For less obsessively political people, Remembrance ceremonies and symbols are simply an opportunity to reflect on the sadness of history in general, and in particular the sadness of the premature deaths of beloved ancestors – or, perhaps worse – hardly known-about ancestors.  We can at least all agree that premature death, in whatever circumstances, is a sad thing to contemplate.  And until young men entirely cease from dying in wars, Remembrance Sunday will continue to be, among other things, a meaningfully up-to-date event.

And so, year after year, these ceremonies continue.  Will this year’s anniversary come to be regarded as Peak Remembrance?  We shall see.

Saturday November 03 2018

Seen recently on Facebook:

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I like all the reflections in the background.  And what happens to the guy’s head.  Real Photographers tend to avoid all that stuff. I seek it out.

Is this a reference to Brexit, Trump etc., or am I reading too much into this?

Photoed by me, on the same day that I most recently photoed Bartok:

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As I get older, I find myself, every so often, getting crosser.  Not all the time, you understand, just in occasional eruptions.

But I am not cross about this photo.  That is exactly how it came out of the camera.  No cropping or Photoshop(clone)ing.  Just as was.  I love that light, as I have been saying here for about a week now.

I love that effect when the light is very strong and almost exactly in line with the wall but not quite, at a just sufficient angle to light it up, and at the slightest excuse cover it in big shadows. If it didn’t say: “City of Westminster”, you’d think you could be in the South of France or some such sunlit place.

More about the Compton Cross.

Wednesday October 31 2018

This is the third consecutive posting here based on photos I took, two days ago now, while walking from the Angel to Barbican tube.

The reason for the abundance of photos from that walk was the light.  It was a classic London early evening, when the sky above was getting grey and dull, but when there was a gap in the clouds out west, and the sunlight came crashing through that gap horizontally, light a searchlight, picking out random things that were sticking upwards, above the point at which old London stopped going upwards and only new London protrudes.  Not everything doing this got caught in the beam, just some things.  Behind them or next to them there would be objects entirely unlit and already fading fast into darkness.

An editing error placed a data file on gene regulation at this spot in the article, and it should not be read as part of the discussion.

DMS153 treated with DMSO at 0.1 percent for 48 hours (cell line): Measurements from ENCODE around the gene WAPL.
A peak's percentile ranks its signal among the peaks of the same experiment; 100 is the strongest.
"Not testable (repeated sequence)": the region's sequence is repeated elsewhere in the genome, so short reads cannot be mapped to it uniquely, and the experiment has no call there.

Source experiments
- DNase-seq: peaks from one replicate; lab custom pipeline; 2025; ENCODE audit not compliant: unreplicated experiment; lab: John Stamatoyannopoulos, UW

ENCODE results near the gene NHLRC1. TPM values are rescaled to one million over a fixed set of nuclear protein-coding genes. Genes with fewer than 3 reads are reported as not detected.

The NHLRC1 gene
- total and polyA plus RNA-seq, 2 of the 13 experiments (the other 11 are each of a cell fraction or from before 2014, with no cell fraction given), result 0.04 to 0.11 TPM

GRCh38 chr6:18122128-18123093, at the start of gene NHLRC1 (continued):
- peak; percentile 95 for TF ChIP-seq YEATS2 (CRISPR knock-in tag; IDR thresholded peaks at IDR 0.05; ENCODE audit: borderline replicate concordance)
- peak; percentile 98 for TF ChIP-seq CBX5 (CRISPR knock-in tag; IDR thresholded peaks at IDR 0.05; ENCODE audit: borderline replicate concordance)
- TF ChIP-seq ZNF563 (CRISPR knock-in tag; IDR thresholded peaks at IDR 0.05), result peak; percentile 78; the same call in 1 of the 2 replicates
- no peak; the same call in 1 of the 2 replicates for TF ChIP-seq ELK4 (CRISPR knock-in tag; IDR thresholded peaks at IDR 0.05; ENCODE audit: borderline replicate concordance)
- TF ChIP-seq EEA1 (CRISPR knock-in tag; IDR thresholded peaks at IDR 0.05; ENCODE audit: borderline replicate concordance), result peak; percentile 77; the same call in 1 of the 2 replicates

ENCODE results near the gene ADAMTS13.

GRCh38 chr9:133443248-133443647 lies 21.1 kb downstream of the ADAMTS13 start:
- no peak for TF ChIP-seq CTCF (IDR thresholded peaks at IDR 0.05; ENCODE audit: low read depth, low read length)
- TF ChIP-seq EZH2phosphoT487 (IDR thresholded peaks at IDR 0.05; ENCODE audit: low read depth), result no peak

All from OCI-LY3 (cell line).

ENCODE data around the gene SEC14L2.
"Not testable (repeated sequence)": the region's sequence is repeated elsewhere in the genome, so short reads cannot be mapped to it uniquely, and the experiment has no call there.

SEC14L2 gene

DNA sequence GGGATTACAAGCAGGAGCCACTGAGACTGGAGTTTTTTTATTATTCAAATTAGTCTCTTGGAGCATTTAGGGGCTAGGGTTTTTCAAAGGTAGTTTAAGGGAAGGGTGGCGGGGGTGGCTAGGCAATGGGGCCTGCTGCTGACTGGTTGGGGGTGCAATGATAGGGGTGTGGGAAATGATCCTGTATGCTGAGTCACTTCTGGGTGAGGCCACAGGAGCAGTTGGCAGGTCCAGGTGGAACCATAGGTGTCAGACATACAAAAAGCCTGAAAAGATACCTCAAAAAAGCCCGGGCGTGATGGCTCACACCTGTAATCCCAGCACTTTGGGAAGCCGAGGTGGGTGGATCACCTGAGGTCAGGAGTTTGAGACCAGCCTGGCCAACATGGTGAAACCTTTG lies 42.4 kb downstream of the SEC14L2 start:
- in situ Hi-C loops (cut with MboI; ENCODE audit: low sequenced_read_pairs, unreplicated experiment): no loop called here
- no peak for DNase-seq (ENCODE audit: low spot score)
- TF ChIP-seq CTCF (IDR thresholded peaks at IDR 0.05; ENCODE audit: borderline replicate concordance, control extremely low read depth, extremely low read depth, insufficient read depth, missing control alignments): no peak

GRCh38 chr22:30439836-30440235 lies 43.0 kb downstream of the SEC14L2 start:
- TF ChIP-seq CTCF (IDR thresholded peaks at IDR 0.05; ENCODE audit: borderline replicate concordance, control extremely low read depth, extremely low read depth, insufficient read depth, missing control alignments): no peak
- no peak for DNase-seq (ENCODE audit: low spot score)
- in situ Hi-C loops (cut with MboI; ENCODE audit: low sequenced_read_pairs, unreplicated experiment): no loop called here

Things like cranes:

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That’s a fairly conventional photo for me, because the darkening sky is the background, as it often is when I photo evening sunlight crashing into cranes.

But this next one, taken rather later as I neared the Barbican, seemed to me to be something else again:

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I have a kind of check list mentality when judging my own photos.  I have a list of things I like, and the more such things are happening in the photo, the higher the photo scores.  Cranes, tick, with the evening sun hitting them, tick.  Another is interesting architectural silhouettes.  Of such Big Things as the Gherkin, the Walkie Talkier, the Shard, and so on.  And although those Barbican towers are not the prettiest Things in London by a long way, their silhouettes are distinctive, because of that saw tooth effect you get at the sides.  I also like the understated roof clutter there.